BRG Co-founders leading by example

Prioritising BRG’s ESG agenda

Environmental, social and corporate governance

BRG Co-founders David Anderson and Naomi Simson consider sustainability a responsibility of all people in leadership, one step taken recently was both joining the Green Pledge from Leaders for Climate Action (LFCA). In doing so, they put their names and reach to a growing business community including high profile leaders committed to driving climate action and change, joining the likes of Mike Canon Brookes, Sarah Wilson and Erica Berchtold.

Having a robust environmental, social and corporate governance (ESG) agenda is fundamentally important to BRG, on its mission to deliver an experience sustainably every second somewhere on earth by 2030. The leadership team are not only keen to lift the environmental consciousness of BRG’s cohort of 100+ employees, but raise awareness and change behaviours within the wider community.

Through its network of 2200+ supply partners, BRG seeks to increase sustainable product offerings, to provide consumers with more opportunities to choose ‘good for the planet’ experiences. As such, BRG introduced RedBalloon ‘Responsible Experiences Range’, and Adrenaline ‘Low Footprint’ offerings in November of 2020, both of which have gained immediate and strong uptake.

And this comes as no surprise as statistics alone tell the story. Per a recent McKinsey 2021 global trends report, environmental innovation and ‘green’ purchasing is rising globally, while locally in Australia 87% of consumers are more likely to purchase products that are ethically and sustainably produced. The experience marketplace is no different, consumers want the option to buy ‘feel good’ experiences which tick the eco-certified box.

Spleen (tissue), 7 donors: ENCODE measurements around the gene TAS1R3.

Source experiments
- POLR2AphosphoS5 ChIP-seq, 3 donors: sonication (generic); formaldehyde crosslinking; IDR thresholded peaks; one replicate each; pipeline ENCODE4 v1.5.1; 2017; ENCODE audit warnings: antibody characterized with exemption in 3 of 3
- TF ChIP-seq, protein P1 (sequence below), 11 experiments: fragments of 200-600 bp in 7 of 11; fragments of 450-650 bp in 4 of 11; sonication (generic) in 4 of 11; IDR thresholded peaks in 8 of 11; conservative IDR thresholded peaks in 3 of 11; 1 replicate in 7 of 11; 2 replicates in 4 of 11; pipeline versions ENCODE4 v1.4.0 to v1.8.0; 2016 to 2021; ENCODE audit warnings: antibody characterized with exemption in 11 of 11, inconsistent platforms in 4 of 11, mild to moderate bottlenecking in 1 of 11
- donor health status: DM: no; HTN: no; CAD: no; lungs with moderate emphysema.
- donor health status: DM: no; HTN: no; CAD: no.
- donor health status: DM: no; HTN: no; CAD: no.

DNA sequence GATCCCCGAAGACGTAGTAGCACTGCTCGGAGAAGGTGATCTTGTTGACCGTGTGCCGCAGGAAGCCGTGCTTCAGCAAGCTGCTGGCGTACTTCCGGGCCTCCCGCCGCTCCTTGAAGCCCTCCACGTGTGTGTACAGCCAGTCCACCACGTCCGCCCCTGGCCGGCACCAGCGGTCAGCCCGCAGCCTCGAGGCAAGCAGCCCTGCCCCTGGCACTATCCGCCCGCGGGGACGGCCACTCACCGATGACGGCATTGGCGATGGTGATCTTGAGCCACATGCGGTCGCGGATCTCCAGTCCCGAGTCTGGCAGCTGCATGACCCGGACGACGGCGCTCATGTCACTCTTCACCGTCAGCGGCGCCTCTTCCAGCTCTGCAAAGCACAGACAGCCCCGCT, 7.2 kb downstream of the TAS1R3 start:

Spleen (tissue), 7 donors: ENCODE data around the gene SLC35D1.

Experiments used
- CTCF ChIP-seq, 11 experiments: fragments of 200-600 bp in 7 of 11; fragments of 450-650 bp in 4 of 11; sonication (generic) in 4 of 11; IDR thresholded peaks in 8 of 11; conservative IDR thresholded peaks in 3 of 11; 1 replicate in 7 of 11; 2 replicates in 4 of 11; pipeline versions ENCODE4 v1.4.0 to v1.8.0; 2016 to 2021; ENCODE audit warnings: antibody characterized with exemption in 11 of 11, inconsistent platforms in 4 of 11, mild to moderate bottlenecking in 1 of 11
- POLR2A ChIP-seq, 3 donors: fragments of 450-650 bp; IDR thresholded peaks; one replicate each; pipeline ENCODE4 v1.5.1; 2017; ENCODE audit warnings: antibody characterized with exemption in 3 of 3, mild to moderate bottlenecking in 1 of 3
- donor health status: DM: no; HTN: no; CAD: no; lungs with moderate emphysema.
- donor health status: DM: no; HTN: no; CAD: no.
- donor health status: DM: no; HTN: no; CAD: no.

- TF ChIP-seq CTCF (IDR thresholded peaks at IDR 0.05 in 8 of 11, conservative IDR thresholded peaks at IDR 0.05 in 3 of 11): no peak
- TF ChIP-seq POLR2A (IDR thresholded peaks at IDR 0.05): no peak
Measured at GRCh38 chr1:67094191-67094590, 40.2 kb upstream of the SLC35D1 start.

This puts an ESG agenda firmly front and centre for organisations wanting to remain relevant in the future not just to consumers, but also to attract the right talent, says Anderson.

“We started our journey as a business articulating our purpose right from the start. Communicating this business purpose to an employee is vitally important, as today’s workforce expect it to mean something. They want to turn up knowing their work is impactful, and that they make a difference.”
“A business needs to be authentic, to know what it stands for, why it’s there, and what it’s trying to accomplish. And in that context, an ESG agenda alongside a profit agenda is more and more important.”

And for those organisations promoting a pure ESG agenda as their only purpose to be, Anderson says, “there’s a word for those organisations, and that’s defunct. You have to have profit. Businesses need purpose that allows both profitable and purposeful activity.”

As BRG continue to evolve its ESG agenda, based around 7 of the UN’s 17 Good Life Goals, Anderson and Simson know there is still much to do. But they are hopeful that under their stewardship, they will shift conversations, inspire action and contribute to shaping a sustainable economy of the future. They will just take it one step at a time.

WATCH: David Anderson, BRG’s Group CEO provides insights into business purpose.
https://www.youtube.com/watch?v=Gz7XhCHhIZI

Environmental, social and corporate governance

Environmental, social and corporate governance
Environmental, social and corporate governance
Environmental, social and corporate governance